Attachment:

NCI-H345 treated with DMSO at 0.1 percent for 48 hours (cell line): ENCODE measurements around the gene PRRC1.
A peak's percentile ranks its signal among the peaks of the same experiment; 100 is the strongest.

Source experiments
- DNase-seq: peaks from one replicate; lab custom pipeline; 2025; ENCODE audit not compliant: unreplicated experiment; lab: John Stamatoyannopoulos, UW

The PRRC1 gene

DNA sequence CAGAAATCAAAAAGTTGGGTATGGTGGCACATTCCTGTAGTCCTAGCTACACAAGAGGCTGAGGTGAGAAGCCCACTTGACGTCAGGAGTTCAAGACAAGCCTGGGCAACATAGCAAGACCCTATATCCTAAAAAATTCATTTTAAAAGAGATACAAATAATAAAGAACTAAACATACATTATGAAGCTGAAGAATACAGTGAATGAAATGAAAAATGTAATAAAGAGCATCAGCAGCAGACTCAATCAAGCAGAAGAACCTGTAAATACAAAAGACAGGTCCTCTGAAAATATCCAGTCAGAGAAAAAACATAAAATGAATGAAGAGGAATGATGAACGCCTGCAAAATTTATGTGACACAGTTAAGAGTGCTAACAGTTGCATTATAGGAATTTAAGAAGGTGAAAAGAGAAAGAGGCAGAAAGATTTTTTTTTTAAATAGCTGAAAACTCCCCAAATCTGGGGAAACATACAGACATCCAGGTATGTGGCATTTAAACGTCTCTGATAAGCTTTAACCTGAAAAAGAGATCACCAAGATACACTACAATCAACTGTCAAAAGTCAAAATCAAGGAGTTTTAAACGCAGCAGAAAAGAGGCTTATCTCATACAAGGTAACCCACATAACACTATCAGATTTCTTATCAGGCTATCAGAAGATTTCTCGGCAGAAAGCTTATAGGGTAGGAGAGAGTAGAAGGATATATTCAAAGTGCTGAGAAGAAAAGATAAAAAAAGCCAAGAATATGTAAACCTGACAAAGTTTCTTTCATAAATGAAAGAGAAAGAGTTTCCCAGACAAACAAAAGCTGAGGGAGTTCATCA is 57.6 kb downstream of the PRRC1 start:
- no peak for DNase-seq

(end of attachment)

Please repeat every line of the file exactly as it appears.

NCI-H345 treated with DMSO at 0.1 percent for 48 hours (cell line): ENCODE measurements around the gene PRRC1.
A peak's percentile ranks its signal among the peaks of the same experiment; 100 is the strongest.

Source experiments
- DNase-seq: peaks from one replicate; lab custom pipeline; 2025; ENCODE audit not compliant: unreplicated experiment; lab: John Stamatoyannopoulos, UW

The PRRC1 gene

DNA sequence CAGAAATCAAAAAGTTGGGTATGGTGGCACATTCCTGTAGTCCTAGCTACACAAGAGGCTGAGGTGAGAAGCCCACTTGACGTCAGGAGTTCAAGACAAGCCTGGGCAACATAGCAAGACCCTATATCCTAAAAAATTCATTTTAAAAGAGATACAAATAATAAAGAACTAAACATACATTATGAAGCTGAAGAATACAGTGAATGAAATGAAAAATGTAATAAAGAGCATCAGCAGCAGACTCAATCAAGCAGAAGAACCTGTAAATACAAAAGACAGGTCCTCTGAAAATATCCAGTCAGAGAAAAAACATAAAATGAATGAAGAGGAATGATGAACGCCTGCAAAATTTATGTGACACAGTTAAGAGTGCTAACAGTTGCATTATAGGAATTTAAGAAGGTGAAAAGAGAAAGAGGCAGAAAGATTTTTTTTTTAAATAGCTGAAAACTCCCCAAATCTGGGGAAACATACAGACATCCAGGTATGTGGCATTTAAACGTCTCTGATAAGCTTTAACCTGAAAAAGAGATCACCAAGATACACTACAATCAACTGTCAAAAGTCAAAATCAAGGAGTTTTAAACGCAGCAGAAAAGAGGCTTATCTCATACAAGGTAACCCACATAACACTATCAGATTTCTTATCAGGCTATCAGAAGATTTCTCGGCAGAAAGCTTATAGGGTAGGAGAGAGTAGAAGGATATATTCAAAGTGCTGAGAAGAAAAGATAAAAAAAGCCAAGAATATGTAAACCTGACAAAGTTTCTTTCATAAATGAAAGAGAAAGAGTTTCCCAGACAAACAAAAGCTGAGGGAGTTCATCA is 57.6 kb downstream of the PRRC1 start:
- no peak for DNase-seq